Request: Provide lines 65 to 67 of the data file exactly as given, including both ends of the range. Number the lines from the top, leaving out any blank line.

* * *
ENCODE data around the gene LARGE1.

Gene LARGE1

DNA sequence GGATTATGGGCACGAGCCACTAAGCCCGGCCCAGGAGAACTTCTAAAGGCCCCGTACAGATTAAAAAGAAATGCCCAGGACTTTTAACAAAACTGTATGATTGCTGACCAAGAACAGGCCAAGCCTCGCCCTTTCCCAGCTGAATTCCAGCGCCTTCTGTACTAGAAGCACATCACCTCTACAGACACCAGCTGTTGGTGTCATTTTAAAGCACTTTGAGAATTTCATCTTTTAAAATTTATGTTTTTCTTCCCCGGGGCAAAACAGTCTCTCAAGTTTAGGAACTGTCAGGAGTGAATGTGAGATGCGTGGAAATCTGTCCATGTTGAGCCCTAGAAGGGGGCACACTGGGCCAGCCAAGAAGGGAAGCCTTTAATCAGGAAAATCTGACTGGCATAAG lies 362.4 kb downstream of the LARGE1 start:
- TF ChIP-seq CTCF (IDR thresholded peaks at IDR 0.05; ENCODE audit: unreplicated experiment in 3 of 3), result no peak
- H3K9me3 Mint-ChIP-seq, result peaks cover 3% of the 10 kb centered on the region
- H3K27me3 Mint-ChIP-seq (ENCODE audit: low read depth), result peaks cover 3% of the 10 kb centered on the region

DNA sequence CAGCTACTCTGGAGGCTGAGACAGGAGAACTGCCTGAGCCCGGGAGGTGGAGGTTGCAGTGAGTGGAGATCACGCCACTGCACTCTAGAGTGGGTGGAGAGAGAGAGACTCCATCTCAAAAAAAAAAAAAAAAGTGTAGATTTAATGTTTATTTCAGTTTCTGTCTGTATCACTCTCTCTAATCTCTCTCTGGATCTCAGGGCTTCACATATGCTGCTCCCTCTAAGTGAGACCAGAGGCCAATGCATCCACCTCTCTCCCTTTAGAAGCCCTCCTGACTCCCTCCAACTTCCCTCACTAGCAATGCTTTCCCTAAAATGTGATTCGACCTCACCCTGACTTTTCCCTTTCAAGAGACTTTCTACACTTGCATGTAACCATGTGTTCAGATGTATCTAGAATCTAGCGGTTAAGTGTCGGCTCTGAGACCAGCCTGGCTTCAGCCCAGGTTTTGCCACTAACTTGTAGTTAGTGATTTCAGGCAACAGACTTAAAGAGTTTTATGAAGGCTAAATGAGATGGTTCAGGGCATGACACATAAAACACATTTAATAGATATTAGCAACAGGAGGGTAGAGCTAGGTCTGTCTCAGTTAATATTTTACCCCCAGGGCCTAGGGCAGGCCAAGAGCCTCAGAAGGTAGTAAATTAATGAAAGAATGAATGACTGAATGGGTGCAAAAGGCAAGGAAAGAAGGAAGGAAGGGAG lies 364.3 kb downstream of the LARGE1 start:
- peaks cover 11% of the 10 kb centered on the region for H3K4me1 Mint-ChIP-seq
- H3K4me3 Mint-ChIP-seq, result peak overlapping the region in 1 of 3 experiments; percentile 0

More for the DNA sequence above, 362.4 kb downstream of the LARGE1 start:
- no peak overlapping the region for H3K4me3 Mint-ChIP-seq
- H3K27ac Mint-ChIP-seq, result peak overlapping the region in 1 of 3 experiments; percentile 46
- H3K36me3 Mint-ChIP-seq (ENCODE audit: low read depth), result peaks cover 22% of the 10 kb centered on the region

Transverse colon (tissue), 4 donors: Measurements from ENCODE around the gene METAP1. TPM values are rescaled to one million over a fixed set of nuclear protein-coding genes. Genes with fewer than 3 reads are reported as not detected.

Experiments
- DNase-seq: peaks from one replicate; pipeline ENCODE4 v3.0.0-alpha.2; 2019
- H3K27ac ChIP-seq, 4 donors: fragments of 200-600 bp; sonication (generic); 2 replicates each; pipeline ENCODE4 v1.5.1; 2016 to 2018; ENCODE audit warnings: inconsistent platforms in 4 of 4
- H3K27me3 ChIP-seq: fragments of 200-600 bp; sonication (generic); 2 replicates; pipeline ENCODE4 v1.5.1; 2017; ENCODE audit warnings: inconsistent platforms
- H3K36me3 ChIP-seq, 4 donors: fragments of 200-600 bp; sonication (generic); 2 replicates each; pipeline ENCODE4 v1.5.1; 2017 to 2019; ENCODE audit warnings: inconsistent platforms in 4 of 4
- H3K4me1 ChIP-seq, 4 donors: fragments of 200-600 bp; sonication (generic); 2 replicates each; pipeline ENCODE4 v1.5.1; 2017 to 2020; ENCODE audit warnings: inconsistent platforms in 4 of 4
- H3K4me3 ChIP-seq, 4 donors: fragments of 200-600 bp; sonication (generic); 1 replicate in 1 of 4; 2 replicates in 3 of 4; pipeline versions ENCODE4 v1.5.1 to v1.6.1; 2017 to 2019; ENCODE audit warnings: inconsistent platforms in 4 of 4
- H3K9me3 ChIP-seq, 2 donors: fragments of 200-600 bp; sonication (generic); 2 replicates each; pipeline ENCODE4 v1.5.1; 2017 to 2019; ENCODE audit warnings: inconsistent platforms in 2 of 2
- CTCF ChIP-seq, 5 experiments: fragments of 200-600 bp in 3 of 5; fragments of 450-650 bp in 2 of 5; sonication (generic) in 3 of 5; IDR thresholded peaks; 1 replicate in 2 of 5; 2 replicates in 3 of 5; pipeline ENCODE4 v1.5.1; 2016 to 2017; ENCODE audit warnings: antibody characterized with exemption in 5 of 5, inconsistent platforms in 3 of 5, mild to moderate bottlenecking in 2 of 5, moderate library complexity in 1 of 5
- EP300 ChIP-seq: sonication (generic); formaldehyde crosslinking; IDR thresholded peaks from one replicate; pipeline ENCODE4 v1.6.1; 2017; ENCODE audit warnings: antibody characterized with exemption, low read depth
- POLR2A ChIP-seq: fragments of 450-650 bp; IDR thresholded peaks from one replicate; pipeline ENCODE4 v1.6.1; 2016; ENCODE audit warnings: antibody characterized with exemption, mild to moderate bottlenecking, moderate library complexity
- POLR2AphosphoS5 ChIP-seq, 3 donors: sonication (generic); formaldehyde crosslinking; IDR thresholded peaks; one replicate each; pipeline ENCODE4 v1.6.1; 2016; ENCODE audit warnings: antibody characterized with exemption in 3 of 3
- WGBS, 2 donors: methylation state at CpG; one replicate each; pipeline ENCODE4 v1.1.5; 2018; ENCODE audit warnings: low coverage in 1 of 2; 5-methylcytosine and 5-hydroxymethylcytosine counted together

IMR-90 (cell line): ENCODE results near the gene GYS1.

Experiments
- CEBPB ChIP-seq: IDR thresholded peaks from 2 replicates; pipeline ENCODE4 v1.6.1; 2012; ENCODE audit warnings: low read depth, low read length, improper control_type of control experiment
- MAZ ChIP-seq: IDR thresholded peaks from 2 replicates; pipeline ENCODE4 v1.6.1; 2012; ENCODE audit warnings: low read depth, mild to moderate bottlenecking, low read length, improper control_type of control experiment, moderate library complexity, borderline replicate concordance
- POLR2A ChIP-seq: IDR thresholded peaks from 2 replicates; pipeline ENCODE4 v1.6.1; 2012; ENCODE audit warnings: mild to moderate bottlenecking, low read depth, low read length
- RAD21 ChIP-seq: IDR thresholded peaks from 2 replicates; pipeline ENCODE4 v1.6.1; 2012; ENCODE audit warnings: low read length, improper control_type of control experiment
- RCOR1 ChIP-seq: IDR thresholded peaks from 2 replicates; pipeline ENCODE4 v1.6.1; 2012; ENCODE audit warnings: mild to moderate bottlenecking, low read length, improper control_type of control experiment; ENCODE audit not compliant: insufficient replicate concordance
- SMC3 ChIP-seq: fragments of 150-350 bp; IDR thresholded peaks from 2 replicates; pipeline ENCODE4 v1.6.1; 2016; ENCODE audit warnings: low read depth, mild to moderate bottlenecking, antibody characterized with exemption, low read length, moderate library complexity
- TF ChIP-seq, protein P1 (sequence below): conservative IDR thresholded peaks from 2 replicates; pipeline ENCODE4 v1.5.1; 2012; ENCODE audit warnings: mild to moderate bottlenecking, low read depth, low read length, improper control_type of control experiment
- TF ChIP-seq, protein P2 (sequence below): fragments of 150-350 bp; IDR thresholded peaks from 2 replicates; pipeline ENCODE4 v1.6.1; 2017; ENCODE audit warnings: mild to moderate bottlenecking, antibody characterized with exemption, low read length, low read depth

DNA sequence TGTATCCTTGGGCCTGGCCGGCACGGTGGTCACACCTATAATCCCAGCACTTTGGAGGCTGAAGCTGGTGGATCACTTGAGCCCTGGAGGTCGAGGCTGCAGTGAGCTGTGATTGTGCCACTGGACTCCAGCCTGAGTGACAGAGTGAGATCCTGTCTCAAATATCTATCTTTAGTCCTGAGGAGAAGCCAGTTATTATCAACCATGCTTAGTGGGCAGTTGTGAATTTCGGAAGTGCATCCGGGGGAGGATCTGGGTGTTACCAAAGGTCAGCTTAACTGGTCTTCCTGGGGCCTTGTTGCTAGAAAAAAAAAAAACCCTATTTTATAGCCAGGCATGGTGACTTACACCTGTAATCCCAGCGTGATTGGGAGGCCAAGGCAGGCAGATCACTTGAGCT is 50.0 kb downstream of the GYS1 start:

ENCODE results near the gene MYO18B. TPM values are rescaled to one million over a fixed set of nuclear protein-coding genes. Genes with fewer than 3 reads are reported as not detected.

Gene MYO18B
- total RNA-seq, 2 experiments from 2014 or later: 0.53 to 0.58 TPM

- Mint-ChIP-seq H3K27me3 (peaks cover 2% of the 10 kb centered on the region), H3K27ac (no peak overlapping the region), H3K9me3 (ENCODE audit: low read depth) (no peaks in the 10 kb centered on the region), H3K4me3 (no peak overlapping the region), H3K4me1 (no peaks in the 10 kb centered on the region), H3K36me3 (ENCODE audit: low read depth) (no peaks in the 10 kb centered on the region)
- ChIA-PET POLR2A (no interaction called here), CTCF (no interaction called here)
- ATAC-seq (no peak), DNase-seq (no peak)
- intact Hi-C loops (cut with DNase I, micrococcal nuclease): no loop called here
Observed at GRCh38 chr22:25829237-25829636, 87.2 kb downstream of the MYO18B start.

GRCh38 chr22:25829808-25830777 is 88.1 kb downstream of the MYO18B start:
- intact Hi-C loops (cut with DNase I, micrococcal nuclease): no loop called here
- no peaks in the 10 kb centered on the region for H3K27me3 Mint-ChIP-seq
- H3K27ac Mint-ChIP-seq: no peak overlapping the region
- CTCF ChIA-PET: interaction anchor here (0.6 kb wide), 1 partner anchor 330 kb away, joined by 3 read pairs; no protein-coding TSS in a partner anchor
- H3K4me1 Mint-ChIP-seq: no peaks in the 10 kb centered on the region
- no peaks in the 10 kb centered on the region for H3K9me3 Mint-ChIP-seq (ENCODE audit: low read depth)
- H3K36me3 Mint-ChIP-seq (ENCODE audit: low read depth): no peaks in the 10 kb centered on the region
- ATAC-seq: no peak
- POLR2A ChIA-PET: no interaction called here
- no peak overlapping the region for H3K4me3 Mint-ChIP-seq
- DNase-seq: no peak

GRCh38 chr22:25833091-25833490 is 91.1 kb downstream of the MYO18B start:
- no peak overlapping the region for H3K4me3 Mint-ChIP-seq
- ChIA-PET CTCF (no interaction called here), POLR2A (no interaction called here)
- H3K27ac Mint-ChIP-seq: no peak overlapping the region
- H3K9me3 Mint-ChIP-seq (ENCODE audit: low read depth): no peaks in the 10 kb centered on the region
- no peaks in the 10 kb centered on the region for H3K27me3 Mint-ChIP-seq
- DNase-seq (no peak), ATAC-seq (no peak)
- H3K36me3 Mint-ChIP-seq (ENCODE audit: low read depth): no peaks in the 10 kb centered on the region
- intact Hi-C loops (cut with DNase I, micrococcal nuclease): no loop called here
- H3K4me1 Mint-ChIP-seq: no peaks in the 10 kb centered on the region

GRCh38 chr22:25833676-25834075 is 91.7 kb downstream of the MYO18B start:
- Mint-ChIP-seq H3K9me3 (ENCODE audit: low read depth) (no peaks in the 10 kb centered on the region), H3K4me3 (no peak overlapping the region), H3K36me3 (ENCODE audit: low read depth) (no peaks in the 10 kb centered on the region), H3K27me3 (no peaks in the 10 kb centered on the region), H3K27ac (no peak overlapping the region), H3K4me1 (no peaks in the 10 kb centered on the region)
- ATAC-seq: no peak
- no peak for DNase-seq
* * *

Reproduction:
- DNase-seq (no peak), ATAC-seq (no peak)
- H3K36me3 Mint-ChIP-seq (ENCODE audit: low read depth): no peaks in the 10 kb centered on the region
- intact Hi-C loops (cut with DNase I, micrococcal nuclease): no loop called here